September 13, 2012 | 3:45 PM EDT

Soda was demonized by the media and food police groups for years, long before New York City’s Board of Health voted Sept. 13, overwhelmingly approving Michael Bloomberg’s controversial ban on certain sizes of soda.

The act, which Bloomberg claimed “will save lives,” will prevent the “sale of sweetened drinks in containers larger than 16 ounces, smaller than the size of a common soda bottle” at certain establishments. It does not prevent people from merely buying multiple drinks if they choose, something Bloomberg admitted on MSNBC in May 2012.

By Jeffrey Meyer | September 13, 2012 | 11:32 AM EDT

It appears that even quasi-conservative Joe Scarborough won’t put up with the ridiculous statements that appear on his network anymore.  Such was the case during an interview with Sen. John McCain (R-Ariz.) on Thursday’s Morning Joe that centered on the mob attack on the U.S. embassy in Cairo and the deadly attack by Islamists on the U.S. consulate in Benghazi, Libya.

McCain was asked by Scarborough whether or not Governor Romney should have waited several days to hold a press conference on Libya and Egypt, prompting the Senator to comment that he wasn't about to give Romney tactical campaign adivce and that "the fact is the United States in the Middle East is weak" under Obama and that Romney had to address "the big picture."  [See video below break.  MP3 audio here.]

September 12, 2012 | 6:45 PM EDT

In light of the tragic events that just transpired in Egypt and Libya on Sept. 11, both presidential candidates felt obligated to host separate press conferences that aired just 30 minutes apart. In yet another example of the ‘journalistic integrity’ that saturates the MSNBC network, the Jansing and Co. hostess and guests openly showed favoritism to President Obama, who was glaringly devoid of any time for questions from the media.

Anchor Chris Jansing engaged in a conversation with NBC’s Chief White House Correspondent Chuck Todd that continued off and on throughout the allotted hour. Republican challenger Romney was taken to task for sharing his opinion on the matter without the benefit of “any foreign policy experience,” or as they described it as “launching a political attack” after the murder of an ambassador.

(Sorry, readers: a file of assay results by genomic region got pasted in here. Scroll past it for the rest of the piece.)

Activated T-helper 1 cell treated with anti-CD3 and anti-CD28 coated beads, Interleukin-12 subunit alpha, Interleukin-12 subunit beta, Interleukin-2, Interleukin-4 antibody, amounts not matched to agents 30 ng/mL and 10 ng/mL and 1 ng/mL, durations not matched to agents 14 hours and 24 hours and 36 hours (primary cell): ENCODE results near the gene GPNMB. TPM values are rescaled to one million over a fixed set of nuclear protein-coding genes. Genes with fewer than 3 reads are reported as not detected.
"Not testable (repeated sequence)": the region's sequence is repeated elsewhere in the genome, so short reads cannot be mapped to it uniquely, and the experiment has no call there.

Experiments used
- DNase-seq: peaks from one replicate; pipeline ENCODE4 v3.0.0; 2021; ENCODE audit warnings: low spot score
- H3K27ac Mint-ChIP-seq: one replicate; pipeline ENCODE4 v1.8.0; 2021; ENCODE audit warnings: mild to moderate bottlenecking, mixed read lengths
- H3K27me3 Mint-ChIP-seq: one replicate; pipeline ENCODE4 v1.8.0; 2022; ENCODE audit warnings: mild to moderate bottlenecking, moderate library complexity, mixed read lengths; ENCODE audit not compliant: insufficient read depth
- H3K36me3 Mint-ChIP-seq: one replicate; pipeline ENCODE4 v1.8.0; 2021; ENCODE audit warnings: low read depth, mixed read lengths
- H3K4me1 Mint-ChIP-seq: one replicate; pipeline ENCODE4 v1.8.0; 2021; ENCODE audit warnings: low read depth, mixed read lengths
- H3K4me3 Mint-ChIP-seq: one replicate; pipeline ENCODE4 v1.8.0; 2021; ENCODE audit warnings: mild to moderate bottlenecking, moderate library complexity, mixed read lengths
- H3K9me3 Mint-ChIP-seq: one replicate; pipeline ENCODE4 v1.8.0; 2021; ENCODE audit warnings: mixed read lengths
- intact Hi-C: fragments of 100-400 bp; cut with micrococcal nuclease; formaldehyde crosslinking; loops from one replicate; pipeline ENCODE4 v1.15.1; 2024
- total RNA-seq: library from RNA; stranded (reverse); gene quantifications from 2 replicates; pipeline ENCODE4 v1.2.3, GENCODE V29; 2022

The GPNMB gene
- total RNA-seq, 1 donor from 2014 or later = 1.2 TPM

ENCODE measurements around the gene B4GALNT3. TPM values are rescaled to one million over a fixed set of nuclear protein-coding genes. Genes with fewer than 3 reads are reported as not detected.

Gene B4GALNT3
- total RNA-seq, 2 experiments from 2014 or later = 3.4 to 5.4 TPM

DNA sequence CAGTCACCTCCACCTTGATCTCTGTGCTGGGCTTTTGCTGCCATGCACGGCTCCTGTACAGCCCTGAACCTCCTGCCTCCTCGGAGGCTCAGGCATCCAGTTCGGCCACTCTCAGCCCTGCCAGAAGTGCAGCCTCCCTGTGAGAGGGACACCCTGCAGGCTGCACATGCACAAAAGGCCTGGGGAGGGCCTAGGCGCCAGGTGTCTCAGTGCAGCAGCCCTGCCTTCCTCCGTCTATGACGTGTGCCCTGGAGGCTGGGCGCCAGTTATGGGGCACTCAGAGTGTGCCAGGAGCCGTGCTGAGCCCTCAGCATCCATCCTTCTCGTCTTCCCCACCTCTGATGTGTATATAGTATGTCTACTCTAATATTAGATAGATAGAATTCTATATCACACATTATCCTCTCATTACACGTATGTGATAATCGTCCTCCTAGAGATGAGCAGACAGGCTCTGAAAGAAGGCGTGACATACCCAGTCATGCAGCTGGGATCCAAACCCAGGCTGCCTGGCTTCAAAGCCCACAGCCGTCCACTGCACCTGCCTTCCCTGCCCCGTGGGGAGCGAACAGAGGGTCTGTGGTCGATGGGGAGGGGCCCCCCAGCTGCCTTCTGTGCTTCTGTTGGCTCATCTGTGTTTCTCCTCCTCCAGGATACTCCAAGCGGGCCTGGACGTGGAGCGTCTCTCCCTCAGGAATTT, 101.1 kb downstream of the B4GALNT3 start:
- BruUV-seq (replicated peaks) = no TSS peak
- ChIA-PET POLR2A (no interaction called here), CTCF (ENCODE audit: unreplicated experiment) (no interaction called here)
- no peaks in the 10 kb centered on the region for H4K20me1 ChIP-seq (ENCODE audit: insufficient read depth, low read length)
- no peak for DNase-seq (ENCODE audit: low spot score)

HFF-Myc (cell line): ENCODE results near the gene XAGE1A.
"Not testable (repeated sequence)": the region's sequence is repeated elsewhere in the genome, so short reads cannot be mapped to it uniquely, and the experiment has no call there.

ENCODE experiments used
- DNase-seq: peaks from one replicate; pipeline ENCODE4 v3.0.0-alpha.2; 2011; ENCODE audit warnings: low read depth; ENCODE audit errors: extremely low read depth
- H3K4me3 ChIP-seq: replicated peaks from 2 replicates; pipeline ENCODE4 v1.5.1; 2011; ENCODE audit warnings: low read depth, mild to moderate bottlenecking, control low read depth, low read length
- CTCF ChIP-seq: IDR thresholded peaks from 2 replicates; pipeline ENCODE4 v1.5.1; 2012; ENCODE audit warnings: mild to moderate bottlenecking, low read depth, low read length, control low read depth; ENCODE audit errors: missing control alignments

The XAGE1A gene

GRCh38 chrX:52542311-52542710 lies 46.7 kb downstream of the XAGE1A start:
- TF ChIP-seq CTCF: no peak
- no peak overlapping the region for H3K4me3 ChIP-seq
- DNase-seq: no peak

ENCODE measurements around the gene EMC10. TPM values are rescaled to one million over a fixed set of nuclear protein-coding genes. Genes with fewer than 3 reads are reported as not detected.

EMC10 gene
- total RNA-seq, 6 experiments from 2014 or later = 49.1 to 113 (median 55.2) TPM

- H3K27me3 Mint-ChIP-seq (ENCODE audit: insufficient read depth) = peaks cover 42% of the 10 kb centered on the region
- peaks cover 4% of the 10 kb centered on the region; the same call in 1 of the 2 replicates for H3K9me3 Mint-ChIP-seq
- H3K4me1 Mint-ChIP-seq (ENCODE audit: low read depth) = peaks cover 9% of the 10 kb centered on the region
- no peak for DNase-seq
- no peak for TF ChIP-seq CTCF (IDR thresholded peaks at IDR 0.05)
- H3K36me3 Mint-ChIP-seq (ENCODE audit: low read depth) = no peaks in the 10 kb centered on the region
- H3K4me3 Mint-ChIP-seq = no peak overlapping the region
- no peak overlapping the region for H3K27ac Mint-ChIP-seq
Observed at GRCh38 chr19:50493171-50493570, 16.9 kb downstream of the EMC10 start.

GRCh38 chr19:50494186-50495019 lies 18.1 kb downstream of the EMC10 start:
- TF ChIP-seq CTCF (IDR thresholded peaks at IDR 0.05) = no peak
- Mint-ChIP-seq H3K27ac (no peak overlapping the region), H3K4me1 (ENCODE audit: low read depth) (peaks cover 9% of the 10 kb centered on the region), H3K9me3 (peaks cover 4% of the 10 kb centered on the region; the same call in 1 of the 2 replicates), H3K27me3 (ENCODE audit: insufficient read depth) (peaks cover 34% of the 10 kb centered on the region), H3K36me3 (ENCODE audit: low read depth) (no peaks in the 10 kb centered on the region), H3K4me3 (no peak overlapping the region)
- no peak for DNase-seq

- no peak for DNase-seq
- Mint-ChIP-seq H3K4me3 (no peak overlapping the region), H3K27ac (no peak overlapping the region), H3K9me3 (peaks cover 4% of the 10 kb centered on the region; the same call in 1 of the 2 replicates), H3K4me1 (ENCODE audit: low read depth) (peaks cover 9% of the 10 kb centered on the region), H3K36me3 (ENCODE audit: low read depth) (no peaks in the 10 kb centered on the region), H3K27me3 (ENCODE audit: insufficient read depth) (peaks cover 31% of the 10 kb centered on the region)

That it’s entirely possible there were dangerously incompetent policies in place regarding diplomatic security in both Cairo and Benghazi were not even considered.

By Kyle Drennen | September 12, 2012 | 5:14 PM EDT

On her 1 p.m. et MSNBC program on Wednesday, host Andrea Mitchell interrogated former United Nations Ambassador and Romney advisor Richard Williamson on the Republican presidential candidate's criticism of President Obama's response to attacks in Egypt and Libya: "Does it seem to be injecting politics into a national tragedy?" [Listen to the audio or watch the video after the jump]

Williamson dismissed Mitchell's question: "Andrea, you're an experienced reporter. You've had the same questions asked about your own reporting from time to time....You're engaging in a process question. The importance is the substance of what's going on in the Middle East, where the U.S. is being compromised and in retreat."

By Amy Ridenour | September 12, 2012 | 1:25 PM EDT

Media reporting of Voter ID fails to meet basic standards of objectivity and integrity, says a new report released today, "Media Shows Pervasive Bias When Covering Voter ID" by Justin Danhof.

In fact, Danhof says, the media in many cases is openly hostile to Voter ID, using three primary tactics to attack it: rhetoric, flawed data and selective coverage.

By Noel Sheppard | September 12, 2012 | 10:20 AM EDT

Israeli Prime Minister Benjamin Netanyahu came down strong on the Obama adminstration Tuesday for its failure to implement a foreign policy that would prevent Iran from getting a nuclear weapon.